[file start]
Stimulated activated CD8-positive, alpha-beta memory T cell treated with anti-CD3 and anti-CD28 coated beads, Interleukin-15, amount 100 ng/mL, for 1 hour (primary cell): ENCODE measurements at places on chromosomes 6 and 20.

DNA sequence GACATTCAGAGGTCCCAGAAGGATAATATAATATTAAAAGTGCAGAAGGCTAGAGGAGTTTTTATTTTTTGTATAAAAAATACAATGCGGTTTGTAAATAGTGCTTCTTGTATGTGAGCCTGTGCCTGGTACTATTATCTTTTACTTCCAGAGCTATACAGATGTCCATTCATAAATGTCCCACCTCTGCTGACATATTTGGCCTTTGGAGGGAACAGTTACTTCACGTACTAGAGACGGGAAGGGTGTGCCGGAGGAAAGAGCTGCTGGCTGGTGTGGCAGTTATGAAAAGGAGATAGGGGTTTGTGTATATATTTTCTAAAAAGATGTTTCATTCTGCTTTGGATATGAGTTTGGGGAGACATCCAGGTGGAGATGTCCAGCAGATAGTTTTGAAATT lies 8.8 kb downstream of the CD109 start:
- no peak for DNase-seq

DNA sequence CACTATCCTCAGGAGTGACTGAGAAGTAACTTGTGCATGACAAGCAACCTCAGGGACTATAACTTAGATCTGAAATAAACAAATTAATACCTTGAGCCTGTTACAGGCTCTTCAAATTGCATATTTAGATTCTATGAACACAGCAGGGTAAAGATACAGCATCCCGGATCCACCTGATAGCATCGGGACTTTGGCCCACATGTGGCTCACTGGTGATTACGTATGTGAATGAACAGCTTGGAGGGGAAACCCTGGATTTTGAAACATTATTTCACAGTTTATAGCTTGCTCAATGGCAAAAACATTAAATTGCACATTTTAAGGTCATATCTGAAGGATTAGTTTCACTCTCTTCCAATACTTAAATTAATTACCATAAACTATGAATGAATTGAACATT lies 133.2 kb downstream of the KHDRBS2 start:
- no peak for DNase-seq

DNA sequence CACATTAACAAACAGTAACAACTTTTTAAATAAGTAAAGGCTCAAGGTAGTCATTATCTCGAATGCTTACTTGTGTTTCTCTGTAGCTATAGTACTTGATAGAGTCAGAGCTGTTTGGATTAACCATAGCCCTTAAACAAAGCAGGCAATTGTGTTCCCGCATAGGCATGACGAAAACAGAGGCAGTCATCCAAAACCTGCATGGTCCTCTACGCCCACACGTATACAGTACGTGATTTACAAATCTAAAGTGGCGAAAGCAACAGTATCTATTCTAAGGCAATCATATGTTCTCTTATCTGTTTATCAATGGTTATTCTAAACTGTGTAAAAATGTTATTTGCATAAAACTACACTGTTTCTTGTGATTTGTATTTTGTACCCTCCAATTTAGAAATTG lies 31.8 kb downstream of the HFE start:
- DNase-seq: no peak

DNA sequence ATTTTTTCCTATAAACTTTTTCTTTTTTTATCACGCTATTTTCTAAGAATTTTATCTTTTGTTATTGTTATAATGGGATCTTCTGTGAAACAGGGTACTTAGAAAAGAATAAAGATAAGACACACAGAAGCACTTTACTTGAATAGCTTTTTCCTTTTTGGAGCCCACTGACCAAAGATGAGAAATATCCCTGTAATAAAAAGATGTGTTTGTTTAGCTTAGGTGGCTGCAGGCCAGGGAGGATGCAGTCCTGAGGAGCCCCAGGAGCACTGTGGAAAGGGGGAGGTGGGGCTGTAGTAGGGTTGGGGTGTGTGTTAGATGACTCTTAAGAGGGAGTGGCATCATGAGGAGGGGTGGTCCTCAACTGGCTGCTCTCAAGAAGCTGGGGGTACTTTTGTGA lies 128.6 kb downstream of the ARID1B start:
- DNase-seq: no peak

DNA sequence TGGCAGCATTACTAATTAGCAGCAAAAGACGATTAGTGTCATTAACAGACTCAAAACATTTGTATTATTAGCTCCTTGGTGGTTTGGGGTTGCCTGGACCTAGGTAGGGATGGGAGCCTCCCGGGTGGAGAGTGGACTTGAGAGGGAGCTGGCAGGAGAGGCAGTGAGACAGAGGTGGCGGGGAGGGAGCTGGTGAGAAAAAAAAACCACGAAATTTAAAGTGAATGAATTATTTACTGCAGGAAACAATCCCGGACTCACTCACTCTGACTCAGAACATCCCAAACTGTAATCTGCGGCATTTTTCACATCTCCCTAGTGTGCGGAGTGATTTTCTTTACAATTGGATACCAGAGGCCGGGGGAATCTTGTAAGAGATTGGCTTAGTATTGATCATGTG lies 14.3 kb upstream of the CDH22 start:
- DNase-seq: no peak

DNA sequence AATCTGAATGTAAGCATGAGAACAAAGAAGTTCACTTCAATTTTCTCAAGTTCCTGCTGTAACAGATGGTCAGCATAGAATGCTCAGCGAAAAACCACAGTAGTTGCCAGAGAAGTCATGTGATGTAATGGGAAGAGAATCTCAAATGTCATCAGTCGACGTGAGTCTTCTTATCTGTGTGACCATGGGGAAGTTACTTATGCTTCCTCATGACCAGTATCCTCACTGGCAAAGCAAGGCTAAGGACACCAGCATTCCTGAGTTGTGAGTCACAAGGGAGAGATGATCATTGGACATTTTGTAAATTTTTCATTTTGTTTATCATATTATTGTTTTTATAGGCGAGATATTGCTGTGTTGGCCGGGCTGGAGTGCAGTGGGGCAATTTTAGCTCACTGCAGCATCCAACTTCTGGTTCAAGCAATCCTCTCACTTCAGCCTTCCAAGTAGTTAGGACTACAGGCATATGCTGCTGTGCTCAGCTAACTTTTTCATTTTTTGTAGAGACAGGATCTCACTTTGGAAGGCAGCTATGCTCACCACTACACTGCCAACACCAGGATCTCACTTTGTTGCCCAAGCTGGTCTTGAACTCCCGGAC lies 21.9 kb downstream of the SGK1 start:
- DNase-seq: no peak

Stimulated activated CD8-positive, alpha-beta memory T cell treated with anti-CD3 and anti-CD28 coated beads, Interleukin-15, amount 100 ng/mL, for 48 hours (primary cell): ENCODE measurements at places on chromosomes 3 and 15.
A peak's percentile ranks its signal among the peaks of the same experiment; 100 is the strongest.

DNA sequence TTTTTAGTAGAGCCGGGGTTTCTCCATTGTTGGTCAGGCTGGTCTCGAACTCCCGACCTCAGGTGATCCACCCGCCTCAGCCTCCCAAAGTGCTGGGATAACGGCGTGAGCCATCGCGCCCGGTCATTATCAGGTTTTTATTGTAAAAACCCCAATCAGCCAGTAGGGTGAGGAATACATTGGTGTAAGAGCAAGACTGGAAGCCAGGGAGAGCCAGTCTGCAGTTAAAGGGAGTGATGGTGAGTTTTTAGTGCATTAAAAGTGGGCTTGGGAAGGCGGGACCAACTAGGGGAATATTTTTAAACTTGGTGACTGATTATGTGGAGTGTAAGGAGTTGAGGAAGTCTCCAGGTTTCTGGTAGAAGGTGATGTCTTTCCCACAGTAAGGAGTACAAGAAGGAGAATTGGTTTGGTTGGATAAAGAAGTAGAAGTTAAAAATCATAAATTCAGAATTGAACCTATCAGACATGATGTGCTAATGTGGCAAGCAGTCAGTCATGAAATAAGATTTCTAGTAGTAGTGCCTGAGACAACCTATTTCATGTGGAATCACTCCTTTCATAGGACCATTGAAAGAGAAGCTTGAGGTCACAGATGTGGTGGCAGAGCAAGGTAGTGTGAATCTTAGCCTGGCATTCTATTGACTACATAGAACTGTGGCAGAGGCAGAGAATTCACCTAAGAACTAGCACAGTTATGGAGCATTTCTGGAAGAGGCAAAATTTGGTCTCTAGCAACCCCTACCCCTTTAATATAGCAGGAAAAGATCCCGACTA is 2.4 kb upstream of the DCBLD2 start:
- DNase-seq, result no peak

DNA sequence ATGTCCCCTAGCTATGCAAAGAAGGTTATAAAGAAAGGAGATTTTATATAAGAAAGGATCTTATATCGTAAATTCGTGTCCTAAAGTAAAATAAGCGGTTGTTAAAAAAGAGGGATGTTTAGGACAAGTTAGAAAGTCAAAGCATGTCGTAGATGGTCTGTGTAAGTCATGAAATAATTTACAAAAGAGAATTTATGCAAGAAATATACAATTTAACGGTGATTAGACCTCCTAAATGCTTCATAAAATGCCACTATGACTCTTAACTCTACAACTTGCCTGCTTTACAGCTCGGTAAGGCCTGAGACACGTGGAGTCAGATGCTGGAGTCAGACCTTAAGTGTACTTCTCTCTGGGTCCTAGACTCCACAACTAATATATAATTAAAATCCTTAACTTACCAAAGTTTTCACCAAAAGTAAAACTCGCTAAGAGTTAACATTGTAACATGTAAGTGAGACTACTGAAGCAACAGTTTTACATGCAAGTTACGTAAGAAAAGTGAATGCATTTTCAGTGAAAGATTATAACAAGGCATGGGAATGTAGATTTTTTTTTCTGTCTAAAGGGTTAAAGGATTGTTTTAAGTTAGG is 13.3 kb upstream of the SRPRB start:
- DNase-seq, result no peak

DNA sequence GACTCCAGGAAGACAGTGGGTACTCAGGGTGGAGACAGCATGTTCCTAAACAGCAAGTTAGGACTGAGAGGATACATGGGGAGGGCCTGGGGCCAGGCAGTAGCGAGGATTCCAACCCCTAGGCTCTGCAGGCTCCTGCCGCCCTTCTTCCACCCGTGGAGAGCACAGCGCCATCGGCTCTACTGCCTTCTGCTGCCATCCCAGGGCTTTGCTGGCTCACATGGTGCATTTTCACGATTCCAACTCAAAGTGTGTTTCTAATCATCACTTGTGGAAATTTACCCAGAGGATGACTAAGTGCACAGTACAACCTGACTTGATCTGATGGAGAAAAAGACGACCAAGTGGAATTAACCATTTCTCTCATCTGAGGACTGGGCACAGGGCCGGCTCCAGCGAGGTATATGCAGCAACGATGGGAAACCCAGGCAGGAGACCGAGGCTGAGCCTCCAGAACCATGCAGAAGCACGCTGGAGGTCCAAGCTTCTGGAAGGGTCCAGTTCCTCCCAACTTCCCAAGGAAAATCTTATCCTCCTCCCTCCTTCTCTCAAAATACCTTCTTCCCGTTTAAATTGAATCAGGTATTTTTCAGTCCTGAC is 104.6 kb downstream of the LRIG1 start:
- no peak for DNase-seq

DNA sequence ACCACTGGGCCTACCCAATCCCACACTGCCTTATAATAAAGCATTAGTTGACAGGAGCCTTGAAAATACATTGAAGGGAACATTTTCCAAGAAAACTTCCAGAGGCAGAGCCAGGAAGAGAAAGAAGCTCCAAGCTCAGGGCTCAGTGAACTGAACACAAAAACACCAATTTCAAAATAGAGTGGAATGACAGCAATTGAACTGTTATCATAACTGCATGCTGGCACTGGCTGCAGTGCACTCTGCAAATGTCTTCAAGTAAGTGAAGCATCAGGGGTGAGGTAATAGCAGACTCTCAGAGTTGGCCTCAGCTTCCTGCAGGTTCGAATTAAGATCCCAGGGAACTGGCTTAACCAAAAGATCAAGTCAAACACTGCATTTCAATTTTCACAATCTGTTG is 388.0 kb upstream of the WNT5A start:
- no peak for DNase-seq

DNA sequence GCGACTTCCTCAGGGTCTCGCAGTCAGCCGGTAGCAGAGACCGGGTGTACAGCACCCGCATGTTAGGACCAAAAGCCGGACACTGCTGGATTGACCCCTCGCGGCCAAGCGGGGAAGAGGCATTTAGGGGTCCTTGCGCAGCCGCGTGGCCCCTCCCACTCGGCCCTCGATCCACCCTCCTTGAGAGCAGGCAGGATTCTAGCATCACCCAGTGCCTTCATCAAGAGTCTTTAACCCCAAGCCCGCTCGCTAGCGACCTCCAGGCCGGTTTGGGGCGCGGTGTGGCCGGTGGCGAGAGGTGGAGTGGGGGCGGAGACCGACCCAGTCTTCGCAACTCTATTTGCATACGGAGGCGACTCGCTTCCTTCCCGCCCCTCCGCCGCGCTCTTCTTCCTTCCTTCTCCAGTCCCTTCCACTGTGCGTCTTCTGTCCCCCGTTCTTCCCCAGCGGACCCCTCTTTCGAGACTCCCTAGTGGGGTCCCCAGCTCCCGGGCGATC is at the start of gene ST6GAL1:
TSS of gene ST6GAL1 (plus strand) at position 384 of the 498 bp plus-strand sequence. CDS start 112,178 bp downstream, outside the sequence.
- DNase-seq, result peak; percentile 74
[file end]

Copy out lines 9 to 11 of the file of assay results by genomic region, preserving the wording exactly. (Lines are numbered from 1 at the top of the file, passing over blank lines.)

- DNase-seq: no peak

DNA sequence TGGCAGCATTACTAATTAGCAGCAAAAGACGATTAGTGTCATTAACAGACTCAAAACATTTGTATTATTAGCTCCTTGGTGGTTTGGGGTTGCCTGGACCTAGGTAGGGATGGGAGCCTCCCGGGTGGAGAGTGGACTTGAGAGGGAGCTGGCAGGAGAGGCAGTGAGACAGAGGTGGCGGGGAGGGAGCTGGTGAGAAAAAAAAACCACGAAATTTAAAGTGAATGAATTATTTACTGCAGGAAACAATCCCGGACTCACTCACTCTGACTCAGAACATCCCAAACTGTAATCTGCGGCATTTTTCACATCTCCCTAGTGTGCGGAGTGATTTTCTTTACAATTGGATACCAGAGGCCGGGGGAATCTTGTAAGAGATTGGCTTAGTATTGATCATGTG lies 14.3 kb upstream of the CDH22 start:
- DNase-seq: no peak